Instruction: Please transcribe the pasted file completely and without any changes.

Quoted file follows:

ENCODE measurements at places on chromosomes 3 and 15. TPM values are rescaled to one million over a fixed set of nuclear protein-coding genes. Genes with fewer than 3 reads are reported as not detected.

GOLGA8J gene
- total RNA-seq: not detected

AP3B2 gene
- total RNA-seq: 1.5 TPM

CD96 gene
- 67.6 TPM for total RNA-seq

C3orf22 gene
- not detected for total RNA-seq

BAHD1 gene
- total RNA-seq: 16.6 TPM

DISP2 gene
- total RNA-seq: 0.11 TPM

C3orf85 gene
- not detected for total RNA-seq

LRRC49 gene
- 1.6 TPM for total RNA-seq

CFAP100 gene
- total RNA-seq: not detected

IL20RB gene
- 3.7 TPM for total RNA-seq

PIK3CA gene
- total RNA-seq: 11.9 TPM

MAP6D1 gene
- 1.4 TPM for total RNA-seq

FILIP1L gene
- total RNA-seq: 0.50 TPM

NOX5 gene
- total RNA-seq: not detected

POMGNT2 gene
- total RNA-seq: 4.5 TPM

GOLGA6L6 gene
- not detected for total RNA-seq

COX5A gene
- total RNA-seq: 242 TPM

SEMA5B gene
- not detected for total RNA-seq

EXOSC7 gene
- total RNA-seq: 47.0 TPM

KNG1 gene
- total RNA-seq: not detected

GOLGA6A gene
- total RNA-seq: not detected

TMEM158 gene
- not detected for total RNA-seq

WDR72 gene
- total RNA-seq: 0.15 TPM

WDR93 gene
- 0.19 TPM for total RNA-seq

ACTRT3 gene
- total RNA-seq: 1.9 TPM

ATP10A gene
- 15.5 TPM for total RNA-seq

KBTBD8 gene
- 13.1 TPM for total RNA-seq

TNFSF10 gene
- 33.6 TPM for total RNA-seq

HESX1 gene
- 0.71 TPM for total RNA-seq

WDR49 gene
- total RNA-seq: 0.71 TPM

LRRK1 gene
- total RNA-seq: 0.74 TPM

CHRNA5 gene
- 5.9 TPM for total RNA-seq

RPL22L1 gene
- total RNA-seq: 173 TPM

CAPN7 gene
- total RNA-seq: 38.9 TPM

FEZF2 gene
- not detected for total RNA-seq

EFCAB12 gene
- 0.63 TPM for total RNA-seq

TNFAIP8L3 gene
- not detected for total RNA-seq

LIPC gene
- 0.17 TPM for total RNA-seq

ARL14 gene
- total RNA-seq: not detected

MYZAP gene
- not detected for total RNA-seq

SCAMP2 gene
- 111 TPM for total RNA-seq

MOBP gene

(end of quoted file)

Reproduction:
ENCODE measurements at places on chromosomes 3 and 15. TPM values are rescaled to one million over a fixed set of nuclear protein-coding genes. Genes with fewer than 3 reads are reported as not detected.

GOLGA8J gene
- total RNA-seq: not detected

AP3B2 gene
- total RNA-seq: 1.5 TPM

CD96 gene
- 67.6 TPM for total RNA-seq

C3orf22 gene
- not detected for total RNA-seq

BAHD1 gene
- total RNA-seq: 16.6 TPM

DISP2 gene
- total RNA-seq: 0.11 TPM

C3orf85 gene
- not detected for total RNA-seq

LRRC49 gene
- 1.6 TPM for total RNA-seq

CFAP100 gene
- total RNA-seq: not detected

IL20RB gene
- 3.7 TPM for total RNA-seq

PIK3CA gene
- total RNA-seq: 11.9 TPM

MAP6D1 gene
- 1.4 TPM for total RNA-seq

FILIP1L gene
- total RNA-seq: 0.50 TPM

NOX5 gene
- total RNA-seq: not detected

POMGNT2 gene
- total RNA-seq: 4.5 TPM

GOLGA6L6 gene
- not detected for total RNA-seq

COX5A gene
- total RNA-seq: 242 TPM

SEMA5B gene
- not detected for total RNA-seq

EXOSC7 gene
- total RNA-seq: 47.0 TPM

KNG1 gene
- total RNA-seq: not detected

GOLGA6A gene
- total RNA-seq: not detected

TMEM158 gene
- not detected for total RNA-seq

WDR72 gene
- total RNA-seq: 0.15 TPM

WDR93 gene
- 0.19 TPM for total RNA-seq

ACTRT3 gene
- total RNA-seq: 1.9 TPM

ATP10A gene
- 15.5 TPM for total RNA-seq

KBTBD8 gene
- 13.1 TPM for total RNA-seq

TNFSF10 gene
- 33.6 TPM for total RNA-seq

HESX1 gene
- 0.71 TPM for total RNA-seq

WDR49 gene
- total RNA-seq: 0.71 TPM

LRRK1 gene
- total RNA-seq: 0.74 TPM

CHRNA5 gene
- 5.9 TPM for total RNA-seq

RPL22L1 gene
- total RNA-seq: 173 TPM

CAPN7 gene
- total RNA-seq: 38.9 TPM

FEZF2 gene
- not detected for total RNA-seq

EFCAB12 gene
- 0.63 TPM for total RNA-seq

TNFAIP8L3 gene
- not detected for total RNA-seq

LIPC gene
- 0.17 TPM for total RNA-seq

ARL14 gene
- total RNA-seq: not detected

MYZAP gene
- not detected for total RNA-seq

SCAMP2 gene
- 111 TPM for total RNA-seq

MOBP gene